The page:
Congratulations to BSFA member Nicholas Whyte who won two free tickets to FUTURA in our latest competition! Well done from all of us here at the BSFA.
With the FUTURA convention coming to Wolverhampton (my old stomping ground) in just under a fortnight’s time, just what can I tell con-goers about the place?
Wolverhampton is now officially in the Black Country – although people have been arguing about that since the name came about. The most significant speculative fiction to be inspired by the region’s grimy history is easily Lord of the Rings. J. R. R. Tolkien spent his formative years in the pretty rural town of Sarehole before moving to Moseley, and was aware of the grim Black Country in the distance. Though the horrors of the World War I trenches were also influential, the link between “the land of shadow,” the home of “dark smithies” that he called Mordor (The Black Land in Elvish) and the Black Country is clearly made. And as Mordor has become the touchstone for every shadowy, grim place in fantastical literature derived from Tolkien, every bog of eternal stench, then the Black Country is surely the source of them all.
Out of Darkness Cometh Light
Wolverhampton’s motto is “Out of Darkness Cometh Light”, and since the millennium, a growing number of writing groups and initiatives have sprung up within the city, offering a supportive network for writers.
On the site of the old Chubb lock-making factory, Wolverhampton’s Light House has become a hub for the city’s creative sorts. Featuring an independent 2-screen cinema, gallery space and the Lock Works Café, it frequently hosts exhibitions, festivals, craft fairs and comedy and spoken word nights.
And now FUTURA comes to Wolverhampton; an absolute treat for enthusiasts of speculative fiction. And a not so small part of me hopes some post-industrial heritage-inspired writing comes out of the event to really put the place on the map in terms of science fiction.
One Ring-Road to Rule Them All!
Visitors to Wolverhampton these days will find a city combining pleasing Georgian architecture with a modern, busy pedestrianized shopping centre and a good old-fashioned market quarter. So if you’re coming to Wolverhampton for FUTURA, here’s my guide to places to go to make the most of your weekend.
Places to Visit
If you can nip out to visit Wolverhampton Art Gallery on Lichfield Street you will find all sorts from contemporary exhibitions to oil paintings, and there’s a gallery dedicated to Pop Art. The cake in the cafe is excellent, too. Open Monday – Saturday: 10am – 5pm, free admission. Linger outside on the hour to see the bizarre clock do its thing!
Over on Finchfield Road, you will find the beautiful Bantock House Museum – an Edwardian house surrounded by formal gardens and acres of parkland. Great for a picnic, but they also have a cafe run by the same people as the art gallery – so, yes, the cake is excellent. Open Tuesday – Sunday: 11am – 5pm, free admission.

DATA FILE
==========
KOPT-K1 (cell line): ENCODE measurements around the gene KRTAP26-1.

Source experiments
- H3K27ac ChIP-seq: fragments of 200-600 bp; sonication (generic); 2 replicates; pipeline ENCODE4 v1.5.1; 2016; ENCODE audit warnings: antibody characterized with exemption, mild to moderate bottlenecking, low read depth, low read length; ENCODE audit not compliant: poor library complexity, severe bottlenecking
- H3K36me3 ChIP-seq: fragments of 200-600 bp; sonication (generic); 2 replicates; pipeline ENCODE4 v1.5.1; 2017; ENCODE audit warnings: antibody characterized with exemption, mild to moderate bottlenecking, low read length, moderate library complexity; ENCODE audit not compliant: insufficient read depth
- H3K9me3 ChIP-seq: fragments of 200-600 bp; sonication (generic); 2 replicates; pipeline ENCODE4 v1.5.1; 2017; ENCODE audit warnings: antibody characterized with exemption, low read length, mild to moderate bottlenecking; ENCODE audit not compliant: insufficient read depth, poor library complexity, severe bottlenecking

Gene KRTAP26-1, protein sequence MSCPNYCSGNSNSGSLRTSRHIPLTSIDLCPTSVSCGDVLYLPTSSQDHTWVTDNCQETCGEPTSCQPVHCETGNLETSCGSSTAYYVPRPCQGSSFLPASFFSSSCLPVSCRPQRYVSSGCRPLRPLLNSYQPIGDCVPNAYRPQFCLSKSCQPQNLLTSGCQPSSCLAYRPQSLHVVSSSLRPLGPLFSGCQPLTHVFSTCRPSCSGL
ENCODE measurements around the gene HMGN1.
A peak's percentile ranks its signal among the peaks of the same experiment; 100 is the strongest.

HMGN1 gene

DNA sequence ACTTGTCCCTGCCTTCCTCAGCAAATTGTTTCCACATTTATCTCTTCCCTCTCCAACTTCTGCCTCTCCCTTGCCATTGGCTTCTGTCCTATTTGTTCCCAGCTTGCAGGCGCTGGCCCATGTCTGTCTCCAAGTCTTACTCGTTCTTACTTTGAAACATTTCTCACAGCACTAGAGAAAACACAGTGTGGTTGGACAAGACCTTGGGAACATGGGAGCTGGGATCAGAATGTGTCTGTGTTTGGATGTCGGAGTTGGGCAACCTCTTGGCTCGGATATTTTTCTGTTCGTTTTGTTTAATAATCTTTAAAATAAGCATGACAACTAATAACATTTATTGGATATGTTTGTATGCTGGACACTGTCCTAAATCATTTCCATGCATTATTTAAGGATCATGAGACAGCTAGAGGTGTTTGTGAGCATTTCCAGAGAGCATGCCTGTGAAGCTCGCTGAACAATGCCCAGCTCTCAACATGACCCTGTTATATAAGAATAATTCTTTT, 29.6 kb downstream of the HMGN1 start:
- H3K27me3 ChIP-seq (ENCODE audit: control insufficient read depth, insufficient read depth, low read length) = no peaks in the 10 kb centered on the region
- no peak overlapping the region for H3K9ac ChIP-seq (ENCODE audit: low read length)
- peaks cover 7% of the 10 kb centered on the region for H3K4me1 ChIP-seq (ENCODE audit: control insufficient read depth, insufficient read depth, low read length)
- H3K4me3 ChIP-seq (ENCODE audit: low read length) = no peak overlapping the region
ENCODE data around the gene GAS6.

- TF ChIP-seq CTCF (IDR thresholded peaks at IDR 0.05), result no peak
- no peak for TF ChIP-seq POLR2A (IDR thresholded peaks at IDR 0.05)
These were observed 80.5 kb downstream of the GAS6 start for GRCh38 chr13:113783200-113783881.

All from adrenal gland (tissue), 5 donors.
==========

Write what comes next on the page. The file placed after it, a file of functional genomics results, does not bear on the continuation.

St Peter’s Collegiate Church, just behind the art gallery, dates mainly from the 16th Century, though the chancel was completed in 1867. Some of the building has been there since 1425. The Anglo-Saxon cross base out in the churchyard is a must-see.
Slightly further afield, Wightwick Manor out on Wightwick Bank is a delightful Victorian arts and crafts house, built by the Mander family of philanthropic industrialists after being inspired by a lecture by Oscar Wilde on ‘the House Beautiful’. Inside, you will find their collection of Pre-Raphaelite art and see furniture and decorations by William Morris. Prices £4.80 child, £9.50 adult with gift aid to see the whole house and garden. The garden and tea room is open from 11am on that weekend, and the house from noon, closing at 5pm.
Food and Drink
Venturing into town for a beer you might like to try The Posada on Lichfield Street, a proper old-fashioned real ale pub. Unfortunately it doesn’t offer food.
If rock, metal, Goth etc is your thing, then you have to go to The Giffard Arms on Victoria Street. Looks scary, actually pretty friendly. No food here either, though.
The Hogshead on Stafford Street on the other hand does do food, and also serves real ale. Gets very busy, though! Quite popular with students.
Close to the station on Corn Hill is Holdens pub The Great Western, with excellent guest ales and nice food. Recommended!
Travelling further out, try The Crooked House, 3.5 miles away in Gornal. A quirky building with fantastic beer and excellent locally sourced food.
Wolverhampton has an abundance of curry houses. A lot of people like the rough and ready cheapness of Jivans on Broad Street, but if eating off paper plates isn’t for you there are plenty of other places, particularly on Cleveland street; a good central one is The New Spice on School Street. Many good Indian restaurants are out of the town centre – you could also try Indigo on the Warstones Road, Shimla on Stafford Road, Fordhouses, or Penn Tandoori, Lower Penn.
If you just want a nice cup of tea and a cake try the gallery, or Madame Clarke’s on King Street.
Wolverhampton has a brilliant market square and indoor market, where you can purchase faggots, scratchings and grey peas and bacon if you so wish! Below the market is an antiques centre where you can pick up vintage clothes and accessories, knick knacks, collector toys and memorabilia, vinyl records and second hand books. It’s open 8.30am – 4.30pm on Saturdays.
More second hand books can be found at The Old Bookshop on Bath Street, near the brewery.
There are also loads of alternative/vintage clothing stores. Look out for Penny Farthing, Nefaria, Rowfers, Trisha’s and Equinox.
I look forward to seeing you in Wolverhampton!
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